Windows 10 offers many personalization options, but if you want to change something integral like how your computer turns on, you'll have to do so in the BIOS.
What are the BIOS, you ask? BIOS stands for basic input/output system, and it controls the behind-the-scenes functions of your laptop, such as pre-boot security options, what the fn key does, and boot order of your drives. In short, BIOS is connected to the motherboard of your computer and controls most everything.
While they are plenty of customizable options you can achieve from the front-end of Windows 10, only BIOS can change certain settings.
How to enter Windows 10 BIOS
- In 'Settings,' select 'Update & security.'
- Select 'Recovery.'
- Choose 'Restart now.'
- After your computer restarts, select 'Troubleshoot' from the menu that appears.
- Click 'Advanced options,' then choose 'UEFI Firmware Settings.'
Accessing BIOS on Windows 10 is not the most intuitive process. This article will take you through it step-by-step, with photos.
Windows 10 BIOS
The BIOS used to be accessible on older devices by hitting F1 or F2 as the computer powered on. If you own a device that's been made in the past four years, it probably turns on too fast to hit a key in time. That's where this guide picks up.
Another important note: newer devices typically contain a newer version of BIOS called User Extensible Firmware Interface (UEFI). UEFI is expected to completely replace BIOS eventually.
Now, let's dive into how to get to your Windows 10 BIOS.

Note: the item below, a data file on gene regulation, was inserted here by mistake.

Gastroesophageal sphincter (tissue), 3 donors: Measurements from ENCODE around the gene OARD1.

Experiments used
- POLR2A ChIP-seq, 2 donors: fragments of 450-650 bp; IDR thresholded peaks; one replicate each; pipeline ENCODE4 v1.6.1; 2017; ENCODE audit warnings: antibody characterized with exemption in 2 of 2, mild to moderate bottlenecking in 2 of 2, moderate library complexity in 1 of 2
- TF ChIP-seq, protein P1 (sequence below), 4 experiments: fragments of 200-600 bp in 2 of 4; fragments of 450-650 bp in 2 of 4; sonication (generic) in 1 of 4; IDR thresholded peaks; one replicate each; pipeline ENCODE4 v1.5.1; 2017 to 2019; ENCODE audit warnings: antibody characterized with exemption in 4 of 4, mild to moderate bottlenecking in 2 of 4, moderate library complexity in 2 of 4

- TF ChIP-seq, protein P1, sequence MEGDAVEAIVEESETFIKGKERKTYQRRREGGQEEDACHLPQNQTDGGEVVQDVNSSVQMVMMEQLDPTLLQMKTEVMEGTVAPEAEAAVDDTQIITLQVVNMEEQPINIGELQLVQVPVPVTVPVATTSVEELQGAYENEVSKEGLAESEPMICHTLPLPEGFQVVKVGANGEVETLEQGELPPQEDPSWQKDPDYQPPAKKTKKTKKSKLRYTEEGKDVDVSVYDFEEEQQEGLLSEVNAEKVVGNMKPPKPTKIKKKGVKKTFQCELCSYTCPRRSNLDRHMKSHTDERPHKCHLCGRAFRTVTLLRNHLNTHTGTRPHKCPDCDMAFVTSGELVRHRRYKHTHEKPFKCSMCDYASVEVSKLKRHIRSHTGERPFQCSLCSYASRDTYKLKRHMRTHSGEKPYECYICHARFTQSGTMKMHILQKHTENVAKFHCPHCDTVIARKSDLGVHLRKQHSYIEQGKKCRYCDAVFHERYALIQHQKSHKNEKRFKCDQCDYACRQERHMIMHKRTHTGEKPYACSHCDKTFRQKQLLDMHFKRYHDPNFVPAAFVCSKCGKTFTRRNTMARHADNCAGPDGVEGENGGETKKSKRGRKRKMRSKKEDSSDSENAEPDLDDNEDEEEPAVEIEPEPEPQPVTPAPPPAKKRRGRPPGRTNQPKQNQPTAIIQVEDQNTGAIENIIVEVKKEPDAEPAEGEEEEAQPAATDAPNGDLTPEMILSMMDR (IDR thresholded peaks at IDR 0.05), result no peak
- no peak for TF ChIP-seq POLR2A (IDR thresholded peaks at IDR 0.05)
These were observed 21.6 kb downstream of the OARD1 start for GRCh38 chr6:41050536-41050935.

How to access BIOS Windows 10
You can access BIOS through the front-end of your Windows 10 device. Here's how:
1. Open 'Settings.'
You'll find 'Settings' under the Windows start menu in the bottom left corner.
2. Select 'Update & security.'
This is the last option on the page.
3. Under the 'Recovery' tab, choose 'Restart now.'
In 'Update & security,' choose 'Recovery' from the sidebar menu.
There will be a button to 'Restart now.' Once you click on this, it will restart your computer right away. So be prepared for that — have anything of importance saved and closed.
4. Select 'Troubleshoot.'
After your computer restarts, a new screen will appear in place of the typical login screen. From this menu, choose 'Troubleshoot.'
5. Click on 'Advanced options.'
6. Select 'UEFI Firmware Settings.'
It's the last option on the menu.
Once you click on this, you'll be inside your BIOS, or UEFI. From there, you can make specific changes on how your computer starts, when security software runs, and more. Exercise caution when poking around in the Windows 10 BIOS, however. Any changes you make can have unexpected repercussions if not made correctly.
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